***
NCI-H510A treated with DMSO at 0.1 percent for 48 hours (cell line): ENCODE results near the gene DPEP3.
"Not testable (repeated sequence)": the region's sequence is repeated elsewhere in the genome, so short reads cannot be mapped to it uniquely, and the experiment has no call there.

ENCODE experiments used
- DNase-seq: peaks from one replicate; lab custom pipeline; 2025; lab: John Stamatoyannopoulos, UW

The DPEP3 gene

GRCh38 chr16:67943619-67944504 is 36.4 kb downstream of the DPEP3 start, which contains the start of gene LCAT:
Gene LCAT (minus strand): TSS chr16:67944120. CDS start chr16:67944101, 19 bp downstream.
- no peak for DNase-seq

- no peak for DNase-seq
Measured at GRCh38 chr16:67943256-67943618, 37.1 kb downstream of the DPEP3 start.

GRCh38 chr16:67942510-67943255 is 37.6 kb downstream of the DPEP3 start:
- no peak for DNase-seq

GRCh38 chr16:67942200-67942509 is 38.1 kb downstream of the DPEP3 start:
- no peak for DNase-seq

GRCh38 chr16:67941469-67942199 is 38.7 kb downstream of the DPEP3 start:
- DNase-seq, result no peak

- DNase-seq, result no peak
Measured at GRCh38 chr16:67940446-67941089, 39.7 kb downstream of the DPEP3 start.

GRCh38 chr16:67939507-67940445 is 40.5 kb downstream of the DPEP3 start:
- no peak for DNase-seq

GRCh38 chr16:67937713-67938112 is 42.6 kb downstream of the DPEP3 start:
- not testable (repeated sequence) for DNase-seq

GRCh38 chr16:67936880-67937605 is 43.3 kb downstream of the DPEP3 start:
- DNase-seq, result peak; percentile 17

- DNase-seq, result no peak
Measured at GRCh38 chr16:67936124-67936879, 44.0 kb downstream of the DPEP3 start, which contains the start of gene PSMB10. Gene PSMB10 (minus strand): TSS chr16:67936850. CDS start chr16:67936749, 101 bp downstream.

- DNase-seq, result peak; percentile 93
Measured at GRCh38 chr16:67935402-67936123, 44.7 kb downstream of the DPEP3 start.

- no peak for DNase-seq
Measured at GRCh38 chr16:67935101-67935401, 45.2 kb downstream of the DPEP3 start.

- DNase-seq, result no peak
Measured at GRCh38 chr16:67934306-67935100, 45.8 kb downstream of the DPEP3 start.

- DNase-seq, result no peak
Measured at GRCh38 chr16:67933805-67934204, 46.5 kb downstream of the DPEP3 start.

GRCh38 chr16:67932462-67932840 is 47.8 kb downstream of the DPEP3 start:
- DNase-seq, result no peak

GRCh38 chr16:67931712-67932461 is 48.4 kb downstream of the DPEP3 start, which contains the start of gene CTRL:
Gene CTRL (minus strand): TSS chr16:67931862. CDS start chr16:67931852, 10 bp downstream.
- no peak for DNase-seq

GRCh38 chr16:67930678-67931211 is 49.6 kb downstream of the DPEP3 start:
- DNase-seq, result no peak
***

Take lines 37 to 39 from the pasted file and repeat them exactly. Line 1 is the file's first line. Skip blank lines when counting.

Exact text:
GRCh38 chr16:67931712-67932461 is 48.4 kb downstream of the DPEP3 start, which contains the start of gene CTRL:
Gene CTRL (minus strand): TSS chr16:67931862. CDS start chr16:67931852, 10 bp downstream.
- no peak for DNase-seq